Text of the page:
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What every mom should know about common birth defects

What every mom should know about common birth defects

It’s a topic that no expectant parent wants to think about, but it’s important to know the facts about common birth defects and what you can do to prevent them.

The Centers for Disease Control and Prevention reports that 1 in 33 babies born in the U.S. has some type of birth defect. Every four and a half minutes, a baby is born with a birth defect, adding up to around 120,000 each year.

Wondering what you should know about birth defects? Keep reading to learn the details from our Touro team.

Understanding birth defects

Birth defects are health issues or abnormalities present in a child before birth. These defects may be diagnosed during pregnancy, at birth or at some time after a baby is born.

Most birth defects occur during the first three months of pregnancy, known as the first trimester. It’s during this time that a baby’s organs form and a health problem can emerge.

Some birth defects have genetic causes, passing from parent to child, while others are related to the absence of certain chromosomes or extra chromosomes. In these cases, birth defects are not preventable. Other birth defects may be related to factors you can control, such as medications, alcohol use or environmental factors.

Birth defects vary in severity, and some may not require any treatment. Congenital heart defects are the most common type of birth defect. Other common birth defects include cleft lip and cleft palate, hearing loss, microcephaly—limited brain development, and neural tube defects, including spina bifida.

When and how common birth defects are detected

During pregnancy, a woman may undergo multiple screenings designed to detect birth defects. First trimester screenings include a maternal blood screen looking for abnormal protein levels and an ultrasound, which can detect chromosomal disorders and congenital heart defects.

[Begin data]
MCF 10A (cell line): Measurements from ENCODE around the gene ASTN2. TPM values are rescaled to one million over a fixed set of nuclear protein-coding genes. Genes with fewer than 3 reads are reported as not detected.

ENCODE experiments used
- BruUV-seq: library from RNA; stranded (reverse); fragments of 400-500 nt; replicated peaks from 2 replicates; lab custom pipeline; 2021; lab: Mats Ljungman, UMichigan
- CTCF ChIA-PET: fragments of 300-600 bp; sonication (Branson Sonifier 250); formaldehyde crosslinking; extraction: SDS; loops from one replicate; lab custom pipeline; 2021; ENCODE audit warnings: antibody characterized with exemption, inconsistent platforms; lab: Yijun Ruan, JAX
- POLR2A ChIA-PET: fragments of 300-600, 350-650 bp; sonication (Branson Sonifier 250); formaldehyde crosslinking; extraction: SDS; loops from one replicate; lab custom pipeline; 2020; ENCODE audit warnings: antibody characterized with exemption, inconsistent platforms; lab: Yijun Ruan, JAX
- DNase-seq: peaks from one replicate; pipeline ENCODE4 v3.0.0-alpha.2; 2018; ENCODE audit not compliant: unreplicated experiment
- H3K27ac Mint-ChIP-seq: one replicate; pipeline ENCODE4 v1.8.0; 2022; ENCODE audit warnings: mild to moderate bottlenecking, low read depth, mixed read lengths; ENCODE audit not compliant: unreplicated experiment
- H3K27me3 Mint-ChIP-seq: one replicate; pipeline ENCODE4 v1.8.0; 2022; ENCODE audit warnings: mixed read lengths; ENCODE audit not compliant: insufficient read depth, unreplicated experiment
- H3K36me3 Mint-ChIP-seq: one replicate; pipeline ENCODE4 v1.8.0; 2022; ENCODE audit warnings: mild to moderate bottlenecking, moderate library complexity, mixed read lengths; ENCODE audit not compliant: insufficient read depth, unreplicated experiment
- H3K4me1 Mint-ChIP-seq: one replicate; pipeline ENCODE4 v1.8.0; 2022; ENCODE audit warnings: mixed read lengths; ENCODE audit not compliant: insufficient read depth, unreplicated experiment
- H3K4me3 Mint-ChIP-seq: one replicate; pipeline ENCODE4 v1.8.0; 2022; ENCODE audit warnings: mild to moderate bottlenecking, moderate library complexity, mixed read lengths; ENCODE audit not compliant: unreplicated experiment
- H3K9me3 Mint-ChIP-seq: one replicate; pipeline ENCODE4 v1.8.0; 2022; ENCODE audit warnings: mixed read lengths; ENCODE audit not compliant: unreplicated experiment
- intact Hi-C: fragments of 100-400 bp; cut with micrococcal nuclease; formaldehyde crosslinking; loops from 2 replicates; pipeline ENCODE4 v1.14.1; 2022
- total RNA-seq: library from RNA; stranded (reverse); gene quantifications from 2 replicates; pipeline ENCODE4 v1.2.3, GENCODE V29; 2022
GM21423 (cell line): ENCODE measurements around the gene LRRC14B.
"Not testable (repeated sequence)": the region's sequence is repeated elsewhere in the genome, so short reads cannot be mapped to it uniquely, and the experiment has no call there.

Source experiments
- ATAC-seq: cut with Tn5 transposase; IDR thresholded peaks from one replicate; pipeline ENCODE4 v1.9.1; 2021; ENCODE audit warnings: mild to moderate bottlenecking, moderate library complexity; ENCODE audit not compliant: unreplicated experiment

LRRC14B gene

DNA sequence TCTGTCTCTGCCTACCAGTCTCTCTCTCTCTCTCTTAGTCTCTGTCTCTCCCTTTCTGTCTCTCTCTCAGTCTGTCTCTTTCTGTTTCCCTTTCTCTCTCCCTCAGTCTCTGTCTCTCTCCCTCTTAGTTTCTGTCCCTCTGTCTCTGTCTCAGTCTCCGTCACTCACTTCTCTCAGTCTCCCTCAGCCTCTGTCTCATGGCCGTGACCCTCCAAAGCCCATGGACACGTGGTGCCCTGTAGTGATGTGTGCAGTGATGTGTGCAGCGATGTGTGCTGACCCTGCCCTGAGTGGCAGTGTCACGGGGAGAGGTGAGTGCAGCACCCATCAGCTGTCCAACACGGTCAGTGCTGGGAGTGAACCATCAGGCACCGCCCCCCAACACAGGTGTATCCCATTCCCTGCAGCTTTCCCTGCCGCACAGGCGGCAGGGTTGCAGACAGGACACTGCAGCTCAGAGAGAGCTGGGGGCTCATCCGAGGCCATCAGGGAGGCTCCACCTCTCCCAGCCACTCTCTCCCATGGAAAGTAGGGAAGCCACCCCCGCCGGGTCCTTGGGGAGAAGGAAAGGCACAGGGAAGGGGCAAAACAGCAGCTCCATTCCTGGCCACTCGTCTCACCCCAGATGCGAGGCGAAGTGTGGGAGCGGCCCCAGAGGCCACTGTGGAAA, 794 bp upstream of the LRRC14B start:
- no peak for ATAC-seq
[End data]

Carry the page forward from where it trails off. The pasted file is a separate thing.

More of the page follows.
During the second semester, a mother may undergo additional screenings, including a maternal serum screen, a fetal echocardiogram and an anomaly ultrasound.

The maternal serum screen can identify whether the mother is at an increased risk of having a baby with certain birth defects including Down syndrome. The fetal echocardiogram can be used to detect congenital heart defects, while the anomaly ultrasound, which checks the size and development of the baby between weeks 18 and 20, may detect conditions such as spina bifida.

If a screening test shows a potential abnormality, a diagnostic test may be ordered. For example, if a maternal serum screen indicates a woman has a higher risk of having a child with chromosomal abnormalities, an amniocentesis test can be performed. Down syndrome, which is an extra copy of chromosome 21, is one of the birth defects diagnosed in this way.

In some cases, a birth defect may not be diagnosed until birth or later in life, such as when developmental milestones are missed.

The causes of birth defects and how to prevent them

While many birth defects are not preventable, you can take steps to increase the chances of having a healthy baby. Work to prevent birth defects by:

  • Avoiding exposure to harmful chemicals, pesticides and other environmental substances
  • Beginning prenatal checkups as soon as you know you’re pregnant
  • Doing your best to practice good hygiene and other habits to prevent infection
  • Getting at least 400 micrograms of folic acid daily, ideally starting before getting pregnant
  • Getting vaccinations as recommended by your OB/GYN or another provider
  • Not drinking alcohol, smoking or using drugs during pregnancy
  • Talking with your OB/GYN about any medications you’re taking (including supplements)
  • Working with your providers to manage any chronic health conditions you have, including diabetes and high blood pressure

There is no foolproof method for preventing birth defects, but taking the best possible care of yourself is a step in the right direction.

Ready to welcome a new member of the family? Learn more about how the Touro Family Birthing Center partners with you to welcome them home!